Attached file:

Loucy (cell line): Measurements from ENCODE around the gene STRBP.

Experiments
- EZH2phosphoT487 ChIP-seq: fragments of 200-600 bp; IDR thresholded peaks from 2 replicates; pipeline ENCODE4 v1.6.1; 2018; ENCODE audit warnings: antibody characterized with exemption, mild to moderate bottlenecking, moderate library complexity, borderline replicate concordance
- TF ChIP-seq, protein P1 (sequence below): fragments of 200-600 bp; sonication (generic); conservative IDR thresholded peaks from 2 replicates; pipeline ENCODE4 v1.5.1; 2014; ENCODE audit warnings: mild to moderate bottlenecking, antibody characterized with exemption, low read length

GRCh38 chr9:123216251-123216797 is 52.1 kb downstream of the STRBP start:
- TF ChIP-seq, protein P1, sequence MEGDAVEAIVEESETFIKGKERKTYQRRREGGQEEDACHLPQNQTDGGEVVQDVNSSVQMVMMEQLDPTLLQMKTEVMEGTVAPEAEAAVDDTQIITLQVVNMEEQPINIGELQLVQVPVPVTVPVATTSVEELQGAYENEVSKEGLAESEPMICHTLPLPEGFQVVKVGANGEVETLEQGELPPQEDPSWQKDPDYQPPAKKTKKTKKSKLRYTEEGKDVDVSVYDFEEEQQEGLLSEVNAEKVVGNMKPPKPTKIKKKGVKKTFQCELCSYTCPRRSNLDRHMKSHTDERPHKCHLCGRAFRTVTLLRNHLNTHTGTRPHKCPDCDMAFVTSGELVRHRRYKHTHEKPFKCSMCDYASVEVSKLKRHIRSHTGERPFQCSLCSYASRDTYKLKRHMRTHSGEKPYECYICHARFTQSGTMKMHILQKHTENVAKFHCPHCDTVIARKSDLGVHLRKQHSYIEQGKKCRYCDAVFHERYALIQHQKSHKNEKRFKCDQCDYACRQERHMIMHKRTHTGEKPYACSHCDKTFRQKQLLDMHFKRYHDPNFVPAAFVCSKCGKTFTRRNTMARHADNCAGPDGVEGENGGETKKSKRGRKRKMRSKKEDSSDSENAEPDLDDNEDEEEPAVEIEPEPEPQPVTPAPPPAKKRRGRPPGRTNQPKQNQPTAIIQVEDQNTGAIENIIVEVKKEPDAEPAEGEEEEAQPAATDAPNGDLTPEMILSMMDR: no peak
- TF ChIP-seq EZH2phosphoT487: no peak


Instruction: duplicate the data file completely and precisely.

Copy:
Loucy (cell line): Measurements from ENCODE around the gene STRBP.

Experiments
- EZH2phosphoT487 ChIP-seq: fragments of 200-600 bp; IDR thresholded peaks from 2 replicates; pipeline ENCODE4 v1.6.1; 2018; ENCODE audit warnings: antibody characterized with exemption, mild to moderate bottlenecking, moderate library complexity, borderline replicate concordance
- TF ChIP-seq, protein P1 (sequence below): fragments of 200-600 bp; sonication (generic); conservative IDR thresholded peaks from 2 replicates; pipeline ENCODE4 v1.5.1; 2014; ENCODE audit warnings: mild to moderate bottlenecking, antibody characterized with exemption, low read length

GRCh38 chr9:123216251-123216797 is 52.1 kb downstream of the STRBP start:
- TF ChIP-seq, protein P1, sequence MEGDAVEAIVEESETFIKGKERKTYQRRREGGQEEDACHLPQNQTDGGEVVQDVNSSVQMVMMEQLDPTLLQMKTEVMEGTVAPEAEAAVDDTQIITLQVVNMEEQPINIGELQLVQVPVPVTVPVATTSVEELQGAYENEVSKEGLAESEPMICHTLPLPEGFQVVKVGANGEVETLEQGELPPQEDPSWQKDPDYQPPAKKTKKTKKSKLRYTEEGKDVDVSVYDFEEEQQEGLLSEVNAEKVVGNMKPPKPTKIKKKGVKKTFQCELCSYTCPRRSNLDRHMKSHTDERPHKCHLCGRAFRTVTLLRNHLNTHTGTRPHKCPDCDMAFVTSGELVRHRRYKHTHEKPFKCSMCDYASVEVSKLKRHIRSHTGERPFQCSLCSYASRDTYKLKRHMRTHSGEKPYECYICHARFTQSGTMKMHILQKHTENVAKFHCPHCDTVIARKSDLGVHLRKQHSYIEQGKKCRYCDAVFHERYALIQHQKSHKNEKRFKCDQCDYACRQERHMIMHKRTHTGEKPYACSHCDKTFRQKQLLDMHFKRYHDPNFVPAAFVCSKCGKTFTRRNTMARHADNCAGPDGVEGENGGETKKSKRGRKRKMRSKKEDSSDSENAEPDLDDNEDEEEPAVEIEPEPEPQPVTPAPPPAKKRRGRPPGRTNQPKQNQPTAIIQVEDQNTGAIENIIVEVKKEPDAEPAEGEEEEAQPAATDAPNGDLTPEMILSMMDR: no peak
- TF ChIP-seq EZH2phosphoT487: no peak